trace("hasPrinting: " + Capabilities.hasPrinting);
            trace("hasScreenBroadcast: " + Capabilities.hasScreenBroadcast);
            trace("hasScreenPlayback: " + Capabilities.hasScreenPlayback);
            trace("hasStreamingAudio: " + Capabilities.hasStreamingAudio);
            trace("hasVideoEncoder: " + Capabilities.hasVideoEncoder);
            trace("isDebugger: " + Capabilities.isDebugger);
            trace("language: " + Capabilities.language);
            trace("localFileReadDisable: " + Capabilities.localFileReadDisable);
            trace("manufacturer: " + Capabilities.manufacturer);
            trace("os: " + Capabilities.os);
            trace("pixelAspectRatio: " + Capabilities.pixelAspectRatio);
            trace("playerType: " + Capabilities.playerType);
            trace("screenColor: " + Capabilities.screenColor);
            trace("screenDPI: " + Capabilities.screenDPI);
            trace("screenResolutionX: " + Capabilities.screenResolutionX);
            trace("screenResolutionY: " + Capabilities.screenResolutionY);
            trace("serverString: " + Capabilities.serverString);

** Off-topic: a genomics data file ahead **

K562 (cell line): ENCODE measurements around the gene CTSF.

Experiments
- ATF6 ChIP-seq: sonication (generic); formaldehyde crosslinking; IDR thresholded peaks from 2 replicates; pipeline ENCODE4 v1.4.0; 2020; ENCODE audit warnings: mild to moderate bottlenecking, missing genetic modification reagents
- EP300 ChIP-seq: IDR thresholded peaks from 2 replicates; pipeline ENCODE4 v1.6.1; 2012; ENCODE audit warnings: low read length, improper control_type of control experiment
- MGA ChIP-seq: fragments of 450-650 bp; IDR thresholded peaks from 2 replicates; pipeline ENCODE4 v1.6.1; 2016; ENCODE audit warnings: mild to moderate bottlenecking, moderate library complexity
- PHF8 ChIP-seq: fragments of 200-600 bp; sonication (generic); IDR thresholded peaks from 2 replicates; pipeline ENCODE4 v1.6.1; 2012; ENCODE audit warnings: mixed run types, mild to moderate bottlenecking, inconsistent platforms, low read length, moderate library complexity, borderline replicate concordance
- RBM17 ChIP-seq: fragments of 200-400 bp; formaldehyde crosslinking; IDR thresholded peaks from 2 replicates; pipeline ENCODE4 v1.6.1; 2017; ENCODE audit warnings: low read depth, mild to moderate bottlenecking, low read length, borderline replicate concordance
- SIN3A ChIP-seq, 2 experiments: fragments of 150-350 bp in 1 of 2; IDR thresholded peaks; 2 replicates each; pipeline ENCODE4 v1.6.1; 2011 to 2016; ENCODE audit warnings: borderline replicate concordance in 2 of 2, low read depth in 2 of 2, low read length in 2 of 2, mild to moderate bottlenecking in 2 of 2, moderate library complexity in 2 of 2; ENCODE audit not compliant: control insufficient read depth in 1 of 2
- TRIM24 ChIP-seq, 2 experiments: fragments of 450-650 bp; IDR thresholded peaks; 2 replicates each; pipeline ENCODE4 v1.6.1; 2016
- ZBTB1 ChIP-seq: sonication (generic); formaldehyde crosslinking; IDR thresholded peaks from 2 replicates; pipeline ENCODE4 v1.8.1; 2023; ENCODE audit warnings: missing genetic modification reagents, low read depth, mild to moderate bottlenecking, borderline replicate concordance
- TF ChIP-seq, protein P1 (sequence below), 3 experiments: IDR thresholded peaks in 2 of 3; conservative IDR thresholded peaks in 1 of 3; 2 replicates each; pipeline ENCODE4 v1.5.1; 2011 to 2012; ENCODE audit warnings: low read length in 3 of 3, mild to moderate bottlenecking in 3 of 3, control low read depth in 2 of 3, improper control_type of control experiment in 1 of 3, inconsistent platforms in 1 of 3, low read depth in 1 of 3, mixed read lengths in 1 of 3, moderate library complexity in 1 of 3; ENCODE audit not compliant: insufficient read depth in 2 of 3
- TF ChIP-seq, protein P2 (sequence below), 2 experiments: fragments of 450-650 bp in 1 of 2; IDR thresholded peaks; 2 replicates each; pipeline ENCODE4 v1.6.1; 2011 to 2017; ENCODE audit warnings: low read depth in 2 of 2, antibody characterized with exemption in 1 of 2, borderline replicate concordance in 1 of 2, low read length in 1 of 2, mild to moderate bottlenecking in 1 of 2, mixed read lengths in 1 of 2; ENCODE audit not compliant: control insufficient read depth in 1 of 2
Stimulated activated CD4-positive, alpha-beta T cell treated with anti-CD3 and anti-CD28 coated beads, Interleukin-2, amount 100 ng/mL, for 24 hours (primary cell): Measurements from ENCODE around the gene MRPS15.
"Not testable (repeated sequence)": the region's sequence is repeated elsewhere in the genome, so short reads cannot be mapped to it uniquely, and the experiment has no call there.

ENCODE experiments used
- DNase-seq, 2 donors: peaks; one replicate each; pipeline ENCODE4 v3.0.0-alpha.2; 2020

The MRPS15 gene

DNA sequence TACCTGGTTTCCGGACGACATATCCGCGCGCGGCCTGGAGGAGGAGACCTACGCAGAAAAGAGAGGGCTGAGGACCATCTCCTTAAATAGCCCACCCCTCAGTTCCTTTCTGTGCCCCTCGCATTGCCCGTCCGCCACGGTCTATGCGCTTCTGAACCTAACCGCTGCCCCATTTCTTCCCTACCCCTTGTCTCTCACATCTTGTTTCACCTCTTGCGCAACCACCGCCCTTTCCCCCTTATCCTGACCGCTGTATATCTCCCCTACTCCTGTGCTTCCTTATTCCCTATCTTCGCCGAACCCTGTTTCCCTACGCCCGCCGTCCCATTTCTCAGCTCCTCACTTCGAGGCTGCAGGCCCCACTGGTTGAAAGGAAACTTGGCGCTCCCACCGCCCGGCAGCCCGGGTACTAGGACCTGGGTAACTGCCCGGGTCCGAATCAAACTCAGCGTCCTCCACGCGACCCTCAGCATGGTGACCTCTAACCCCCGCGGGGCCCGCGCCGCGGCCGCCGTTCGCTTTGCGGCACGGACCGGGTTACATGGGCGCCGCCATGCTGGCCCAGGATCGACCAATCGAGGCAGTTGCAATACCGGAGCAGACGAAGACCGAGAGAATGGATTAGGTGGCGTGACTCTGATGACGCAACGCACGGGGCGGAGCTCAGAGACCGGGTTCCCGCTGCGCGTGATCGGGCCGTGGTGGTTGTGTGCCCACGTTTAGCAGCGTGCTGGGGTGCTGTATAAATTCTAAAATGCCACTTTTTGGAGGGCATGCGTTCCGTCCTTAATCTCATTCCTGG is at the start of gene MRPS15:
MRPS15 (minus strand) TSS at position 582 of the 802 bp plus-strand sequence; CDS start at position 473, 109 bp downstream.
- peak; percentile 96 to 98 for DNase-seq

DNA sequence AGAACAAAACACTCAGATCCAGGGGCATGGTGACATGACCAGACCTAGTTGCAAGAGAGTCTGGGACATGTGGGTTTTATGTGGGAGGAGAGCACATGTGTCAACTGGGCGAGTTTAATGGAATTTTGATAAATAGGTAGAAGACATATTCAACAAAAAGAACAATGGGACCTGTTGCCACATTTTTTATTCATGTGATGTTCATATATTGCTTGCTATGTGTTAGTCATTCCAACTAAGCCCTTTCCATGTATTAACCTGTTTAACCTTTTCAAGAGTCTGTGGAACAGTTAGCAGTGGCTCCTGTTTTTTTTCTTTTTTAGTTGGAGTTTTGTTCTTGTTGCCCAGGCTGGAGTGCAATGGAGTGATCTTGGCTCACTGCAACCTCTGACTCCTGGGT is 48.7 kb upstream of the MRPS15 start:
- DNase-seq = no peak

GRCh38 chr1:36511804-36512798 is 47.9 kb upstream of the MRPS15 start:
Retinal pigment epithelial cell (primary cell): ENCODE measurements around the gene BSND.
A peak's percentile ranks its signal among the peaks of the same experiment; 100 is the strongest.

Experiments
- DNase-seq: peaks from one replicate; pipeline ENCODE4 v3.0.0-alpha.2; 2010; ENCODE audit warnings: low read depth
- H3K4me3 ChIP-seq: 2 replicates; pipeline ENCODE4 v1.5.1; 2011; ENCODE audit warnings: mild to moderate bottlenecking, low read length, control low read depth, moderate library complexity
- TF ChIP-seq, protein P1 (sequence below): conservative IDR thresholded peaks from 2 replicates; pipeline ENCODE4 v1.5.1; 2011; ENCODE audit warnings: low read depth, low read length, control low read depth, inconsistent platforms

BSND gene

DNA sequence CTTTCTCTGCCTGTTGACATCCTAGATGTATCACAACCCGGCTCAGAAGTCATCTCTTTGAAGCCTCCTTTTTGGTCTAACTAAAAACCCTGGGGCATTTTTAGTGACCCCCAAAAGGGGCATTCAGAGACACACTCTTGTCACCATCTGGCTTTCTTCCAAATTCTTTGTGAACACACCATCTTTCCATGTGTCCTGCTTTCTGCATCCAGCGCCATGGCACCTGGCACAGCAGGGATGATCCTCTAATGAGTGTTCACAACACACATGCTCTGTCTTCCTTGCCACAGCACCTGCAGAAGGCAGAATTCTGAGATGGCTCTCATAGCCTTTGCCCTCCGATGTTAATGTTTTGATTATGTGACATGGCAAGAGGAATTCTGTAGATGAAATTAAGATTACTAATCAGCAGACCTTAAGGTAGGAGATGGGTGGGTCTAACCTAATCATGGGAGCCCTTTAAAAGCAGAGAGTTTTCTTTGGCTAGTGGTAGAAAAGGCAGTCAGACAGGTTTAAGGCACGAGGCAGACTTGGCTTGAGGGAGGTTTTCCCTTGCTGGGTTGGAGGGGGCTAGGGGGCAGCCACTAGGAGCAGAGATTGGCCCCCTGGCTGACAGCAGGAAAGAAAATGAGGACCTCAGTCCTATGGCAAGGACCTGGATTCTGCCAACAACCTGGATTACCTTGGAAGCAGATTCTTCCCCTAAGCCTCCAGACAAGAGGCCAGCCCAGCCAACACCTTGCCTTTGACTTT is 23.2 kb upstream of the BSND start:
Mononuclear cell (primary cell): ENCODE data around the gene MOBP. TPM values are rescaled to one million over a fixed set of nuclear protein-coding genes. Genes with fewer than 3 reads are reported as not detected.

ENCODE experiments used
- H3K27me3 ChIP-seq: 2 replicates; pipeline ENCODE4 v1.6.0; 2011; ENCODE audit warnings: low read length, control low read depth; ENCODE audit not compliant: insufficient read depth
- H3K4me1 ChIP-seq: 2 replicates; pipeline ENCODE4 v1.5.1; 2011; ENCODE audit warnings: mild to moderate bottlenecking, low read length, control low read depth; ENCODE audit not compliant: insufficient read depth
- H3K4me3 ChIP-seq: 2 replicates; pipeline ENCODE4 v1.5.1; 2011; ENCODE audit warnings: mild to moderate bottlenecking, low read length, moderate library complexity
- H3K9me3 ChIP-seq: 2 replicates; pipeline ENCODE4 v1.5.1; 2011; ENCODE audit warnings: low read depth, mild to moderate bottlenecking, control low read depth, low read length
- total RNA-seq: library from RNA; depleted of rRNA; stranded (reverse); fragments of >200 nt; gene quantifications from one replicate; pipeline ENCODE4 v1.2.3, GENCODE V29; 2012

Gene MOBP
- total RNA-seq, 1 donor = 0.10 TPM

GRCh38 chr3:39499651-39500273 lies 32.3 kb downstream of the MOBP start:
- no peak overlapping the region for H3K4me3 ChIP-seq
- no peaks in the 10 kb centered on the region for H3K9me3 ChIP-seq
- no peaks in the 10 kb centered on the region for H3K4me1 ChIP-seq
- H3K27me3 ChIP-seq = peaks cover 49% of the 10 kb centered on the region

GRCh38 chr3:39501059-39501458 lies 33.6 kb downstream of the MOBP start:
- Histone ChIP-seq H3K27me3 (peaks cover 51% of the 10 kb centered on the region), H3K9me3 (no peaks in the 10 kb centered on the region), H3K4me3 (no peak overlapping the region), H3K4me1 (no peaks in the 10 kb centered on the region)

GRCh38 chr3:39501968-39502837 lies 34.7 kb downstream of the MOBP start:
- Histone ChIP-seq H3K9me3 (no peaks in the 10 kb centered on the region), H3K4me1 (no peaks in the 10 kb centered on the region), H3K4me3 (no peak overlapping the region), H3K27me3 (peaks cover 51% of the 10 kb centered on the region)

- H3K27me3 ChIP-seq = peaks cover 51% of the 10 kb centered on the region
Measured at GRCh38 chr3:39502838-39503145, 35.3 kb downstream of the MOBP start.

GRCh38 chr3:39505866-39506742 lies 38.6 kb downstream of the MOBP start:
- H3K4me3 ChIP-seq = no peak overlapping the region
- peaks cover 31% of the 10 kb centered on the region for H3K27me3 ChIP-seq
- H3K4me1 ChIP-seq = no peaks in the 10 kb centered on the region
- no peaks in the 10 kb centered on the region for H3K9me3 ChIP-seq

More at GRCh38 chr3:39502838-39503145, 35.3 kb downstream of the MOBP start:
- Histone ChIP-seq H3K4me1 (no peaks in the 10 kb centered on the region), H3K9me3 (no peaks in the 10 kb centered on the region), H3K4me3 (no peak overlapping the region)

trace("version: " + Capabilities.version);

Example from:

In order to detect speed you need to do benchmarking.

Tips: By monitoring for instance rendering/calculation time in javascript, flash or java you can dynamically alter the behaviour of your application based on real-world performance, instead of running a benchmark prior to launching the application (as I have seen others do). For instance: Thread 1: Monitor and alter data (for instance rotation degree in a rotating cube). Thread 2: Do the heavy calculation and rendering.

(This is easy in Java with threads, but in flash you need to chunk your processing and have the heavy code check with the monitor on how to proceed).

Tips 2: There are lot's of public benchmarks, so you could narrow down what kind of CPU people are running by running a benchmark and compare with a benchmark results-database.

Hope this helps !